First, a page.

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Hoffmann, R. A wiki for the life sciences where authorship matters. Nature Genetics (2008)

Chemotherapy, en bloc resection, and prosthetic bone replacement in the treatment of osteogenic sarcoma.

In an attempt to shrink primary osteogenic sarcoma and allow complete surgical removal of the primary tumor, without amputating the involved limb, intensive preoperative chemotherapy with high dose methotrexate (HDMTX) with citrovorum factor rescue (CFR) and adriamycin (ADR) was initiated in 20 patients with biopsy-proven primary osteogenic sarcoma of the distal femur (15 patients) and proximal tibia (five patients). Following intensive chemotherapy, en bloc resection of the primary tumor with prosthetic replacement of the involved bone was planned. After surgery, adjuvant chemotherapy, consisting of HDMTX with CFR, ADR, and high dose cyclophosphamide was given sequentially for 1 year. Of 20 patients with primary osteogenic sarcoma (two with evidence of pulmonary metastases), 18 had primary tumors that could be clinically measured. Of these 18, 17 demonstrated a decrease in the size of primary tumor prior to surgery, while on chemotherapy. To date, 12 of these patients with osteogenic sarcoma of the distal femur have had total femur and knee joint replacement, and three patients with osteogenic sarcoma of the proximal tibia have had total knee replacement. In all 15 patients, surgical margins were grossly and microscopically free of tumor. There has been no evidence of soft tissue recurrence in any of the 15 patients who have undergone surgery for from 2 to 15 months postoperatively. These preliminary results indicate that with the use of aggressive chemotherapy, it is possible to demonstrate objective tumor regression in primary osteogenic sarcoma, allowing the surgeon to perform en bloc resection of tumor and prosthetic replacement of the involved bone. Although the limb is preserved, it is important to stress that extensive surgery yielding tumor-free margins is performed. The ultimate evaluation of this approach to the treatment of primary osteogenic sarcoma awaits longer observation, to determine limb function and the continued disease-free status, once adjuvant chemotherapy is discontinued.[1]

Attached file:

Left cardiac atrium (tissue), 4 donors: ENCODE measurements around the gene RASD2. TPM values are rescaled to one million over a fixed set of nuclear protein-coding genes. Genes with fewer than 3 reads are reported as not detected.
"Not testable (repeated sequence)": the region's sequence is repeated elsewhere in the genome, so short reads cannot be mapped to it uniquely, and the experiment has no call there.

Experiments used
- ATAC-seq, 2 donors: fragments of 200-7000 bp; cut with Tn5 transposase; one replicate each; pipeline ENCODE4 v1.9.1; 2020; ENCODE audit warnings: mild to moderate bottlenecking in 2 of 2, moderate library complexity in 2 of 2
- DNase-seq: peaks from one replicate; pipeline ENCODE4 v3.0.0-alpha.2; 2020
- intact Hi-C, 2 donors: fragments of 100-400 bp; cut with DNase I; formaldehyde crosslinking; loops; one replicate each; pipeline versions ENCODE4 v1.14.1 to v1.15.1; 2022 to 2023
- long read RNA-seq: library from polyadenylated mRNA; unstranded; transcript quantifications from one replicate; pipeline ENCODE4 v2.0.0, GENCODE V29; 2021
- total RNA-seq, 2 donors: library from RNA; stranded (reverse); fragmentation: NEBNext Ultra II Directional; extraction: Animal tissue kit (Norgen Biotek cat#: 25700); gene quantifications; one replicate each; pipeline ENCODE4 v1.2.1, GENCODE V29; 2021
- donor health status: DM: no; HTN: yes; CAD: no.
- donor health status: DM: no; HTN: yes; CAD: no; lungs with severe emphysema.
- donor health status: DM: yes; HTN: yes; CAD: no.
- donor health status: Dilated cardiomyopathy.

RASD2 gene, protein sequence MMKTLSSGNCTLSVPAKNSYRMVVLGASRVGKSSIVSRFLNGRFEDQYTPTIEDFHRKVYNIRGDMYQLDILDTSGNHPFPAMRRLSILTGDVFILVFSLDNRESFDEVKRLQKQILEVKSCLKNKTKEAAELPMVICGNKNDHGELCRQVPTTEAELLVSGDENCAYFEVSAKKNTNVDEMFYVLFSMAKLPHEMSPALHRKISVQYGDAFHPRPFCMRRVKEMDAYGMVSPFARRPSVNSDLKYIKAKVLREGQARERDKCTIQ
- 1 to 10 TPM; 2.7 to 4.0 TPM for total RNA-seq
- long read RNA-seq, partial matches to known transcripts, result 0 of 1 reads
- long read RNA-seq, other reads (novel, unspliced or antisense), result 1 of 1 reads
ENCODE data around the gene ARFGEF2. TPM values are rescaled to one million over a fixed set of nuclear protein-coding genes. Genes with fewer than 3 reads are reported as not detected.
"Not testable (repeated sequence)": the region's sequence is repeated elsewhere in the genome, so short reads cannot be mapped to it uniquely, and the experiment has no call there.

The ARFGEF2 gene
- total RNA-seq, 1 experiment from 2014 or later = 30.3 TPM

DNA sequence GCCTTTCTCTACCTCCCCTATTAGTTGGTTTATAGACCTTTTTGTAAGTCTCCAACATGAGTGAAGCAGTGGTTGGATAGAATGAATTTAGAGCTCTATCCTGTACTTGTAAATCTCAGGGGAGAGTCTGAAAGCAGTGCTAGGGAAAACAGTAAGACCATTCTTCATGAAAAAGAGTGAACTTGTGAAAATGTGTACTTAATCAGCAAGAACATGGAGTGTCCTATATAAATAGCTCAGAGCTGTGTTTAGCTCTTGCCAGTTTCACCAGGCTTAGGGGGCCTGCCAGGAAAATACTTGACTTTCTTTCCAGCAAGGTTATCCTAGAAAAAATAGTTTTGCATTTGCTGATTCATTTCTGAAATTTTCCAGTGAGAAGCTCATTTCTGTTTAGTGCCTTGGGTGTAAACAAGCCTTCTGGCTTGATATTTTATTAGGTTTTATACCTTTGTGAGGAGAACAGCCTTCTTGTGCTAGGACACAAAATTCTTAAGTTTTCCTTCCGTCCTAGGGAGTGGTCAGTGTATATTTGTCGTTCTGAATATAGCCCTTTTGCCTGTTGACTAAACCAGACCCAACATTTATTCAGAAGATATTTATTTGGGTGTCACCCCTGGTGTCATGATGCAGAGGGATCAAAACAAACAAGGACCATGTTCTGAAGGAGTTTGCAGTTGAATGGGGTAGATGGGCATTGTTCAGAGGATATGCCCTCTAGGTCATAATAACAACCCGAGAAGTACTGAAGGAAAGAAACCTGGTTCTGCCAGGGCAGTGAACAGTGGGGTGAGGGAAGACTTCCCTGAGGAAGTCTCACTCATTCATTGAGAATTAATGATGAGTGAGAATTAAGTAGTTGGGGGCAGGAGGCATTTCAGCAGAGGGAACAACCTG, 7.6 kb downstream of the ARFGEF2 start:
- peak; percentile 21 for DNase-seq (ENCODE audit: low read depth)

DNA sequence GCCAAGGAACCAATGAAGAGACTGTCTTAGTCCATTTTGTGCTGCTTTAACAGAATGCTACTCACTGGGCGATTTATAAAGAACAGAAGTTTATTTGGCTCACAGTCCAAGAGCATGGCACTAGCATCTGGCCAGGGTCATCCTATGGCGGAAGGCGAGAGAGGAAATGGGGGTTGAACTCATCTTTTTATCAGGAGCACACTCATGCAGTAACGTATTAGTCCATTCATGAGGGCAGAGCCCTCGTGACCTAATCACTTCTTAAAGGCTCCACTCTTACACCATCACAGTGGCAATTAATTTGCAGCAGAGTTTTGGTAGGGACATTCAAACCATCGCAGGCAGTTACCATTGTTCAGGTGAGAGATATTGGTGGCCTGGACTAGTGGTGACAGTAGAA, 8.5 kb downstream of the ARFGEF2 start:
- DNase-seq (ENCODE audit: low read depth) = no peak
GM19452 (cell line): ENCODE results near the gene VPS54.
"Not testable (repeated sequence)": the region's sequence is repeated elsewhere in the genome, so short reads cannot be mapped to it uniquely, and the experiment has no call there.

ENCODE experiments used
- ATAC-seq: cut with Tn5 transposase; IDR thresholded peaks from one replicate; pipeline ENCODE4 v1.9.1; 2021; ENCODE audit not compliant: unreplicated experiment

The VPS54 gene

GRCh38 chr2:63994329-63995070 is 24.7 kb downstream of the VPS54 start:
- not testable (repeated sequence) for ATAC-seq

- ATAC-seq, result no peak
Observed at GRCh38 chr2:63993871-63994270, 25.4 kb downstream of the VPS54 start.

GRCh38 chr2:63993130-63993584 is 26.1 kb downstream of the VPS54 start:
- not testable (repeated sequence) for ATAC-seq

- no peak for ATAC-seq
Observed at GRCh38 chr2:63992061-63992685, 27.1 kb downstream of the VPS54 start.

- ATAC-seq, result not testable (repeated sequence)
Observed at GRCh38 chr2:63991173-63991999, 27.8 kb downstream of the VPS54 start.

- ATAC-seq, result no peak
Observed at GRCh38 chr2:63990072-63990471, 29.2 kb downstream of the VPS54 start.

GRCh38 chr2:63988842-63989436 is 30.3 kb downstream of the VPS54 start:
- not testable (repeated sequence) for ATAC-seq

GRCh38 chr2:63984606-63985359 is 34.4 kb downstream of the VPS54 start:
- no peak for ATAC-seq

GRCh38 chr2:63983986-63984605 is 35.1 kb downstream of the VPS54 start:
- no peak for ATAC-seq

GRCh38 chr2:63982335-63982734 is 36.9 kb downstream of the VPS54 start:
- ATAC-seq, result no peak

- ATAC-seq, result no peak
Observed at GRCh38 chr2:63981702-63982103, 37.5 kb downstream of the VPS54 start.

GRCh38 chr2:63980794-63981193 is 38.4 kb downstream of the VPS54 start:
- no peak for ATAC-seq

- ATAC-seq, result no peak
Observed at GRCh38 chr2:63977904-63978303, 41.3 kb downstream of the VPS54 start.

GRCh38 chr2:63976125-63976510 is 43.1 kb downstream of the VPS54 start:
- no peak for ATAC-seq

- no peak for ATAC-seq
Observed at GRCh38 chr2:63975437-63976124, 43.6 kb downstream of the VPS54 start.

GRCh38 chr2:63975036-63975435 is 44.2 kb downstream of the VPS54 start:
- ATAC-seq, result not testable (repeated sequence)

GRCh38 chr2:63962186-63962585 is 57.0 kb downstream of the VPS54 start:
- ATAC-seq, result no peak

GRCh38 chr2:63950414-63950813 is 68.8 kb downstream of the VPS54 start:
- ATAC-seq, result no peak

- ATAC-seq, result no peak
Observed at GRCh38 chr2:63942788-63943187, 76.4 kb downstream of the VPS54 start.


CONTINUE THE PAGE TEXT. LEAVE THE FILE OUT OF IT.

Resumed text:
1. Chemotherapy, en bloc resection, and prosthetic bone replacement in the treatment of osteogenic sarcoma. Rosen, G., Murphy, M.L., Huvos, A.G., Gutierrez, M., Marcove, R.C. Cancer (1976) [Pubmed]
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